EU seeks to attract workers with new long-term residence rules


The European Commission has proposed changes to the rules on work and residence permits for non-EU nationals to make the EU more attractive and address skill shortages across the continent.

‘EU employers are facing shortages in as many as 28 professions,’ the Commission said in the document. The sectors where the problem is structural include tourism, hospitality, IT, health and logistics.

The central piece of the proposals is the revision of rules on long-term residence. At present, non-EU citizens who have lived in the EU for several years can apply for long-term residence status both in the country where they live and at the EU level.

This status grants them equal rights to the national workforce on issues such as employment and self-employment, education, social benefits and taxation. EU long-term residence also opens the possibility to move to other EU countries under certain conditions.

However, securing these benefits is not easy. The status of long-term resident can be acquired if a person has lived ‘legally’ in an EU country for five years, has not been away for more than six consecutive months and 10 months in the entire period, has sufficient economic resources and health insurance.

Applicants can also be required to meet ‘integration conditions’, such as passing a language test, like in the Netherlands.

An evaluation of these measures for the European Commission has shown that few non-EU citizens have benefited so far. For instance, employers are still required to prove they could not find candidates in the local market and rules for long-term residents and their family members lack consistency, the evaluation found.

Long-term resident status can also be lost if the holder leaves the EU for more than one year.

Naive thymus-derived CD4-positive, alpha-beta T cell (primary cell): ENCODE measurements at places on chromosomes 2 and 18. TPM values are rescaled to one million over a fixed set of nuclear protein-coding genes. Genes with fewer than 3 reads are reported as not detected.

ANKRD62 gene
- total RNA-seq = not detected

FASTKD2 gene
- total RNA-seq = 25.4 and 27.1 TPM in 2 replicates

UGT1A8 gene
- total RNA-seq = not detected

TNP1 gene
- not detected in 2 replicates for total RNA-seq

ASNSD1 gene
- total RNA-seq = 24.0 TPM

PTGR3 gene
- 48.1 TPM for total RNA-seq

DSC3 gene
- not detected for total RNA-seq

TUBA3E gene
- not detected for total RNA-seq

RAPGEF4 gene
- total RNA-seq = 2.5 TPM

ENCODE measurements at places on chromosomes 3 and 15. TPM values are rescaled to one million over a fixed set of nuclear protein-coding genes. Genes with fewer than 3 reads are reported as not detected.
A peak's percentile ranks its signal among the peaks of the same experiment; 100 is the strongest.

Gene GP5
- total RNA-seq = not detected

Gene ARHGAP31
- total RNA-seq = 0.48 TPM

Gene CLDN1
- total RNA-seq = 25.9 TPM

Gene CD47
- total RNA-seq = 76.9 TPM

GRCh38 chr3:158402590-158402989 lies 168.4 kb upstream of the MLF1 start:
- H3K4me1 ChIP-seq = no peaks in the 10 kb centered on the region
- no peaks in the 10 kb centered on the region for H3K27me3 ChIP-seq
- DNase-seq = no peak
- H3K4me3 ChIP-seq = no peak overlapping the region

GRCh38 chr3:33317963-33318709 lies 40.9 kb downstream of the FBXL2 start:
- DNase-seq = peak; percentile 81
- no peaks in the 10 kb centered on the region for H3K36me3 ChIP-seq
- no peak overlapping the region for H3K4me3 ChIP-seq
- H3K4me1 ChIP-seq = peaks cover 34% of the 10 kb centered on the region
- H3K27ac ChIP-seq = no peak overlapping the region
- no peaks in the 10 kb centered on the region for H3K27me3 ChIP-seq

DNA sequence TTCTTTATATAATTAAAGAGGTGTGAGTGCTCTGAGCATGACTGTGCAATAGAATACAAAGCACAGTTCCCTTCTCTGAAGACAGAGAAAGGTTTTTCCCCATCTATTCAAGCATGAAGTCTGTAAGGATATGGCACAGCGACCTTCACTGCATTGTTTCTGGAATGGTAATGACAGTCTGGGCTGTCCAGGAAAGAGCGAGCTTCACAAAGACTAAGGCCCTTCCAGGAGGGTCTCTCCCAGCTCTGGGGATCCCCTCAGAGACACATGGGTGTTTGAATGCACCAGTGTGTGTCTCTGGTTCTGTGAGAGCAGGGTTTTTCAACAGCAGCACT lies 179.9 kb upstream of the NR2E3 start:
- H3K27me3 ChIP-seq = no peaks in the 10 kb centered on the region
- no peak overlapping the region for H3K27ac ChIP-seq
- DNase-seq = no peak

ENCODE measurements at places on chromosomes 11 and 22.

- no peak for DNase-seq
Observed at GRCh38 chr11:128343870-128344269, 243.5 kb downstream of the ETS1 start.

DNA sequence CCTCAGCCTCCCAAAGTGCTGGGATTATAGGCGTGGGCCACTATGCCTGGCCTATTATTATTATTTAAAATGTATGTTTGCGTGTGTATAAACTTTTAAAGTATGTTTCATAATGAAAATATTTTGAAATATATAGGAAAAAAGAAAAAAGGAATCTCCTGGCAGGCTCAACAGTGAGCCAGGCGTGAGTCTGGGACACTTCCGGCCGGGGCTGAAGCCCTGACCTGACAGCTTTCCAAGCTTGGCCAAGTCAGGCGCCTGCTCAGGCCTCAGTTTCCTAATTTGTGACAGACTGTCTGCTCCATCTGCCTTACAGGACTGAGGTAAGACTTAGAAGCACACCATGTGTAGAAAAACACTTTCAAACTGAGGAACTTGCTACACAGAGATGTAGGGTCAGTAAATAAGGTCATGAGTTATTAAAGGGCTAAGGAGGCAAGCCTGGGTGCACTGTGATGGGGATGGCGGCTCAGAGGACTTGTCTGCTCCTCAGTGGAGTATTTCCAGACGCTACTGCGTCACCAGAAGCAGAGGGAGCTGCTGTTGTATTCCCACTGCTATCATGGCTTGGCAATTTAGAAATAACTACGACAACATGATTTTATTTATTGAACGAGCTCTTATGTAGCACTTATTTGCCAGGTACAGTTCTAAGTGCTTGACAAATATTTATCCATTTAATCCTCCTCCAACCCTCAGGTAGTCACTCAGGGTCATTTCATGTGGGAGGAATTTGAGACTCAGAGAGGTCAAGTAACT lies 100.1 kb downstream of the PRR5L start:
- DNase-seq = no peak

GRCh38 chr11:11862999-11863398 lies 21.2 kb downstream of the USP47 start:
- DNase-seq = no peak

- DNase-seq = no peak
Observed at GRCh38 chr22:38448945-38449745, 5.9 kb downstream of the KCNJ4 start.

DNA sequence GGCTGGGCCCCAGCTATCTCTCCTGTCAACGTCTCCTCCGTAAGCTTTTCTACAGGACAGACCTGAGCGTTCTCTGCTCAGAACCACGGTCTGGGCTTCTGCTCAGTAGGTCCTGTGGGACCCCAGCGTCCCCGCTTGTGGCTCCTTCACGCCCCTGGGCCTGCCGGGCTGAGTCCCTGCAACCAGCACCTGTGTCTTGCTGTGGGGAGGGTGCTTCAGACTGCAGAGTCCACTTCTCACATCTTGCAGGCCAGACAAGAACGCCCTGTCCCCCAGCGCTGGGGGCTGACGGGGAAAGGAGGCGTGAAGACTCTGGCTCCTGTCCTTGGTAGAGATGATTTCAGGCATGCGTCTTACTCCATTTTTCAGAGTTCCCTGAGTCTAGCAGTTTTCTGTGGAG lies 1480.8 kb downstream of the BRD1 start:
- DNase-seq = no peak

Three million

European home affairs commissioner Ylva Johansson said that of the 23 million non-EU nationals living in the EU, about 10 million are long-term residents. Of these, just three million have an EU long-term residence permit, compared to seven million holding a national one.

Lawyer Jeremy Bierbach from Franssen Advocaten, a law firm specialised in immigration, told Dutch News that in the Netherlands passing the integration test is the biggest hurdle, as many people do not learn Dutch.

But unlike other EU countries, the application procedure for the national and the EU long-term residence permit is ‘mostly merged’, he said.

The Commission now proposes to simplify these rules by, for example, allowing non-EU citizens to add up residence periods in different EU countries to reach the 5-year requirement.


Time spent in the EU as a student could also count, and the Commission is also considering granting automatic status to children born or adopted in the EU country where the parents have the EU long-term residence permit.

Bierbach said the plan to counting all periods of residence is a ‘very positive development’ and the possibility of accumulating periods across borders shows the emergence of a ‘true EU immigration law’.

The automatic acquisition of rights for children also represents a major improvement as ‘no immigration status is usually acquired at birth,’ he added.

Before becoming law, however, these proposals will have to be agreed by the European parliament and council, so they could still change.

Single permit

As part of the package, the Commission has also proposed revising the directive on the ‘single permit’, which combines work and residence permits for non-EU nationals moving to the EU for work into a single application.

The new rules would also allow permit holders to change employer which would ‘reduce vulnerability to labour exploitation,’ the Commission says.

A pilot project starting with Ukrainians

Other initiatives announced last week aim to address skill shortages and facilitate integration in the EU labour market of people fleeing Ukraine.

By the summer, the Commission will set up an EU-wide online platform, the ‘EU talent pool’, to match the skills and qualifications of Ukrainians benefiting of temporary protection with potential employers across the EU.

This pilot project should then be extended to all non-EU nationals who intend to work in the EU.


The Commission will also negotiate ‘talent partnerships’ with EU member states and third countries, including mobility schemes for work and training. The first of these, with Morocco, Tunisia and Egypt, should be signed by the end of the year.

In addition, the Commission plans to agree reciprocal ‘youth mobility schemes’ allowing young people from non-EU countries to work in the EU for a certain period and young Europeans to do the same outside the EU.

Other measures in consideration are EU-wide admission schemes for start-up founders and tech entrepreneurs, as well as for long-term care workers, an area in which many member states struggle to find personnel.

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